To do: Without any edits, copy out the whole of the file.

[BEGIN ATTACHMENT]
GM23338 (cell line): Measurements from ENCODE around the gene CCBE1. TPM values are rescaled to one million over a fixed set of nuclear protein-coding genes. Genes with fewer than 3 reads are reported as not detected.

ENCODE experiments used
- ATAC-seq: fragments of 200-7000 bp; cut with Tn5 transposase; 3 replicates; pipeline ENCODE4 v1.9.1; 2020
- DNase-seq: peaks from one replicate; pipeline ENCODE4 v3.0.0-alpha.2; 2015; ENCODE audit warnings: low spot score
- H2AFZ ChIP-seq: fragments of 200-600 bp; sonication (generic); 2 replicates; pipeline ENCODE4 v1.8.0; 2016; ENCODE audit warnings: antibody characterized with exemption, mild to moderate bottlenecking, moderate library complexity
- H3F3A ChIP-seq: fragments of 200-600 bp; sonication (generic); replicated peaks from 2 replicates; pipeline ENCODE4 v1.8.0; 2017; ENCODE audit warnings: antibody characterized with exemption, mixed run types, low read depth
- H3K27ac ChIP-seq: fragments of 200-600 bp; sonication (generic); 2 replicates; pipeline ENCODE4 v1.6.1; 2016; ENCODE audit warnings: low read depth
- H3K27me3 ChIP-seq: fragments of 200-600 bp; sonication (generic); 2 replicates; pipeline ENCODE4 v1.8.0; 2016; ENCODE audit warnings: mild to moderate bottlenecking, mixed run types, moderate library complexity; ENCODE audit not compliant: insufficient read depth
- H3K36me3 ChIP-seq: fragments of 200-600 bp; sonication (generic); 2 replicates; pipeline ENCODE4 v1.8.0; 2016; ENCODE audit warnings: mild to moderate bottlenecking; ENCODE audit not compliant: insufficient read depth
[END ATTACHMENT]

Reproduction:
GM23338 (cell line): Measurements from ENCODE around the gene CCBE1. TPM values are rescaled to one million over a fixed set of nuclear protein-coding genes. Genes with fewer than 3 reads are reported as not detected.

ENCODE experiments used
- ATAC-seq: fragments of 200-7000 bp; cut with Tn5 transposase; 3 replicates; pipeline ENCODE4 v1.9.1; 2020
- DNase-seq: peaks from one replicate; pipeline ENCODE4 v3.0.0-alpha.2; 2015; ENCODE audit warnings: low spot score
- H2AFZ ChIP-seq: fragments of 200-600 bp; sonication (generic); 2 replicates; pipeline ENCODE4 v1.8.0; 2016; ENCODE audit warnings: antibody characterized with exemption, mild to moderate bottlenecking, moderate library complexity
- H3F3A ChIP-seq: fragments of 200-600 bp; sonication (generic); replicated peaks from 2 replicates; pipeline ENCODE4 v1.8.0; 2017; ENCODE audit warnings: antibody characterized with exemption, mixed run types, low read depth
- H3K27ac ChIP-seq: fragments of 200-600 bp; sonication (generic); 2 replicates; pipeline ENCODE4 v1.6.1; 2016; ENCODE audit warnings: low read depth
- H3K27me3 ChIP-seq: fragments of 200-600 bp; sonication (generic); 2 replicates; pipeline ENCODE4 v1.8.0; 2016; ENCODE audit warnings: mild to moderate bottlenecking, mixed run types, moderate library complexity; ENCODE audit not compliant: insufficient read depth
- H3K36me3 ChIP-seq: fragments of 200-600 bp; sonication (generic); 2 replicates; pipeline ENCODE4 v1.8.0; 2016; ENCODE audit warnings: mild to moderate bottlenecking; ENCODE audit not compliant: insufficient read depth